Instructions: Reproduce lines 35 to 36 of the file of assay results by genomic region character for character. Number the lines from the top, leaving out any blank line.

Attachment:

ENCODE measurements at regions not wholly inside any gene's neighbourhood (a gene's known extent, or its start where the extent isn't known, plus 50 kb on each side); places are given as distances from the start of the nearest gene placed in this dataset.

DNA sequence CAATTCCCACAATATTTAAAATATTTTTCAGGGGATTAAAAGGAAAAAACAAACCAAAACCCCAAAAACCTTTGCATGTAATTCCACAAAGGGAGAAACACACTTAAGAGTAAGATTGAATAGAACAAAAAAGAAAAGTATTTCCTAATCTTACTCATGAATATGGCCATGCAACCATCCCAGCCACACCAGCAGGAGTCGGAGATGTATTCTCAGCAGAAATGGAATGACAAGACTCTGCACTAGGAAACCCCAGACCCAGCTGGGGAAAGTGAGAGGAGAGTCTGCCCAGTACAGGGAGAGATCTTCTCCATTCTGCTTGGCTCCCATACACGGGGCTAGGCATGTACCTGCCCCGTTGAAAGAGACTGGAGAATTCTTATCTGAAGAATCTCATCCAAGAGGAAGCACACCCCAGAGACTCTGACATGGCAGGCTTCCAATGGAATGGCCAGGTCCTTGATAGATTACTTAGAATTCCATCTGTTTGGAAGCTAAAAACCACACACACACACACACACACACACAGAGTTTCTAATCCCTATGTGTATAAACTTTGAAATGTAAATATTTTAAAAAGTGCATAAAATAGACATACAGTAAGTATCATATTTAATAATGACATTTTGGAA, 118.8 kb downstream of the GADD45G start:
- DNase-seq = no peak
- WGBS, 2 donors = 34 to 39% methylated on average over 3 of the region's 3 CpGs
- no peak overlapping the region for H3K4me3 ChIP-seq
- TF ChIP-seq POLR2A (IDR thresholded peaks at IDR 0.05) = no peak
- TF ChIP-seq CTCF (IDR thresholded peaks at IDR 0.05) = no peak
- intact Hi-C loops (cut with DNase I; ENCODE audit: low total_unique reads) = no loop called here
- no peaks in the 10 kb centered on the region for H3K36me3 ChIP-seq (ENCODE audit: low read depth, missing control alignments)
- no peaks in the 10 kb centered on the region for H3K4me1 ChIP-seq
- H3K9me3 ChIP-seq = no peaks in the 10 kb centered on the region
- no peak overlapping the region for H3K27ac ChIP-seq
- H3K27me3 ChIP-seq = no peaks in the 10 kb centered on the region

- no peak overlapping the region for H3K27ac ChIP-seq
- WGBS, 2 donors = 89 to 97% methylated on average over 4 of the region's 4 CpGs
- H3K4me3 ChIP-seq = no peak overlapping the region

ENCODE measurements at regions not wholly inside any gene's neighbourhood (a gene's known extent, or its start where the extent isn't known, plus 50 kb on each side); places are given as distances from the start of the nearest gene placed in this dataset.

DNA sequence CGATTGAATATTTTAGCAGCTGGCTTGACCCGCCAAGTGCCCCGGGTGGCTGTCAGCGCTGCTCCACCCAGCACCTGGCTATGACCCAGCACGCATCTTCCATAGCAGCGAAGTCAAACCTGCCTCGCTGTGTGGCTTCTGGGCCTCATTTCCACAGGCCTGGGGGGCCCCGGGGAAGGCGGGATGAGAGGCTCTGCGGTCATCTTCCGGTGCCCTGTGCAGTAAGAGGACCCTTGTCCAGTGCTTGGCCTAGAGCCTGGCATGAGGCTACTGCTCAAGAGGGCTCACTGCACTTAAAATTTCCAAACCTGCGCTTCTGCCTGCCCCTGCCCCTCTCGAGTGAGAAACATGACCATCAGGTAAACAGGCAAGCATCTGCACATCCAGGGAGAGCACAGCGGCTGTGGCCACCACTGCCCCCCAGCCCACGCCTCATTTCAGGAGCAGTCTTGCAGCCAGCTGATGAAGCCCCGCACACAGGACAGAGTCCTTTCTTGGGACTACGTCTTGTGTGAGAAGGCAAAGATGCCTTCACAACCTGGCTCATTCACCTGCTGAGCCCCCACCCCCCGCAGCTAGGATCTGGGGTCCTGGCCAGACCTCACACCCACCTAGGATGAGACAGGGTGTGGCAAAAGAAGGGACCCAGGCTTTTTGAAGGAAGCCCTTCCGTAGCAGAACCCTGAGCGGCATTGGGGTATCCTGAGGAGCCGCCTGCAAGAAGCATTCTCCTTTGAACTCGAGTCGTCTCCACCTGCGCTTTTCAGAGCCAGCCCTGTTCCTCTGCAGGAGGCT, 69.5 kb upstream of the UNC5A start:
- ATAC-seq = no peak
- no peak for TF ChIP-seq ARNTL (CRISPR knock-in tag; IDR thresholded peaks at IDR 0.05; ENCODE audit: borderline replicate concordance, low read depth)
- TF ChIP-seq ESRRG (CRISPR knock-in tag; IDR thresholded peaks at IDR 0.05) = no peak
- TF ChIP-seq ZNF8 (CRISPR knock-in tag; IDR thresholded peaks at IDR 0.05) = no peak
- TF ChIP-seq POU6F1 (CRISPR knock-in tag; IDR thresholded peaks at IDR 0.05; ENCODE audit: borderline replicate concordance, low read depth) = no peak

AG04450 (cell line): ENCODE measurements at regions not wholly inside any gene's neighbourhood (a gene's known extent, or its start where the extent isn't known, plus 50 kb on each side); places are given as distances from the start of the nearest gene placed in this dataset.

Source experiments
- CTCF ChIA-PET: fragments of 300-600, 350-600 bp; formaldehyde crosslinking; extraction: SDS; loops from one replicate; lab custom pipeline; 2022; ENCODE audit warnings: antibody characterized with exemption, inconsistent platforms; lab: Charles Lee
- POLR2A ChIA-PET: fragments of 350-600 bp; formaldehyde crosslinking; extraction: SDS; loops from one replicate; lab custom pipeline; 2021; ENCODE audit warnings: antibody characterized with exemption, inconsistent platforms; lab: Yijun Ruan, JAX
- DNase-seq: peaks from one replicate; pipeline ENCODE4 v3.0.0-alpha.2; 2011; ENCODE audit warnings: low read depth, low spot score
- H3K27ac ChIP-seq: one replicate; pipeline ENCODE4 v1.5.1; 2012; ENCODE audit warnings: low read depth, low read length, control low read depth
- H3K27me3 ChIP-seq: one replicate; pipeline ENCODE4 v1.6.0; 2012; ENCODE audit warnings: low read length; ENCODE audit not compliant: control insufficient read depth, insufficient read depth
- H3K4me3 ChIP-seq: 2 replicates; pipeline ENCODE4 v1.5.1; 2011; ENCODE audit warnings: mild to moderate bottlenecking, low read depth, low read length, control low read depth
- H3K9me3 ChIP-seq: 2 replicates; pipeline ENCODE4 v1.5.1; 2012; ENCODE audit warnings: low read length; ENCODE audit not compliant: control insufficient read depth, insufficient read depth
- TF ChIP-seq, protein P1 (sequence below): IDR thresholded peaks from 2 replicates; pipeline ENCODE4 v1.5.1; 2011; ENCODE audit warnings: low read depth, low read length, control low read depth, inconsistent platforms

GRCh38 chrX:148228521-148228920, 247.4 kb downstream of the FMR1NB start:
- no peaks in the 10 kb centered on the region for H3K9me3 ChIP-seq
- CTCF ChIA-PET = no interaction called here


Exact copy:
- no peaks in the 10 kb centered on the region for H3K9me3 ChIP-seq
- CTCF ChIA-PET = no interaction called here